Cookies on this website
We use cookies to ensure that we give you the best experience on our website. If you click 'Continue' we'll assume that you are happy to receive all cookies and you won't see this message again. Click 'Find out more' for information on how to change your cookie settings.

Objective There is a paucity of data relating to neurodevelopmental outcomes in infants born late and moderately preterm (LMPT; 32(+0)-36(+6) weeks). This paper present the results of a prospective, population-based study of 2-year outcomes following LMPT birth. Design 1130 LMPT and 1255 term-born children were recruited at birth. At 2 years corrected age, parents completed a questionnaire to assess neurosensory (vision, hearing, motor) impairments and the Parent Report of Children's Abilities-Revised to identify cognitive impairment. Relative risks for adverse outcomes were adjusted for sex, socio-economic status and small for gestational age, and weighted to account for over-sampling of term-born multiples. Risk factors for cognitive impairment were explored using multivariable analyses. Results Parents of 638 (57%) LMPT infants and 765 (62%) controls completed questionnaires. Among LMPT infants, 1.6% had neurosensory impairment compared with 0.3% of controls (RR 4.89, 95% CI 1.07 to 22.25). Cognitive impairments were the most common adverse outcome: LMPT 6.3%; controls 2.4% (RR 2.09, 95% CI 1.19 to 3.64). LMPT infants were at twice the risk for neurodevelopmental disability (RR 2.19, 95% CI 1.27 to 3.75). Independent risk factors for cognitive impairment in LMPT infants were male sex, socioeconomic disadvantage, non-white ethnicity, preeclampsia and not receiving breast milk at discharge. Conclusions Compared with term-born peers, LMPT infants are at double the risk for neurodevelopmental disability at 2 years of age, with the majority of impairments observed in the cognitive domain. Male sex, socio-economic disadvantage and preeclampsia are independent predictors of low cognitive scores following LMPT birth.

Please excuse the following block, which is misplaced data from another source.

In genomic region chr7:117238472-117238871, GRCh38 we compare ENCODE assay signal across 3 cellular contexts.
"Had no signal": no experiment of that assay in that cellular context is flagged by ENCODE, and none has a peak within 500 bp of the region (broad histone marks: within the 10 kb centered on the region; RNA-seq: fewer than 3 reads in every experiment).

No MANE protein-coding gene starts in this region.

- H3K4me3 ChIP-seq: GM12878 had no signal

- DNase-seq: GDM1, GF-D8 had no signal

Original publication

DOI

10.1136/archdischild-2014-307684

Type

Journal article

Journal

Archives of Disease in Childhood-Fetal and Neonatal Edition

Publication Date

2015

Volume

100

Pages

F301 - F308

Keywords

late-preterm infants gestational-age hypertensive diseases children born developmental outcomes early-childhood parent report birth term pregnancy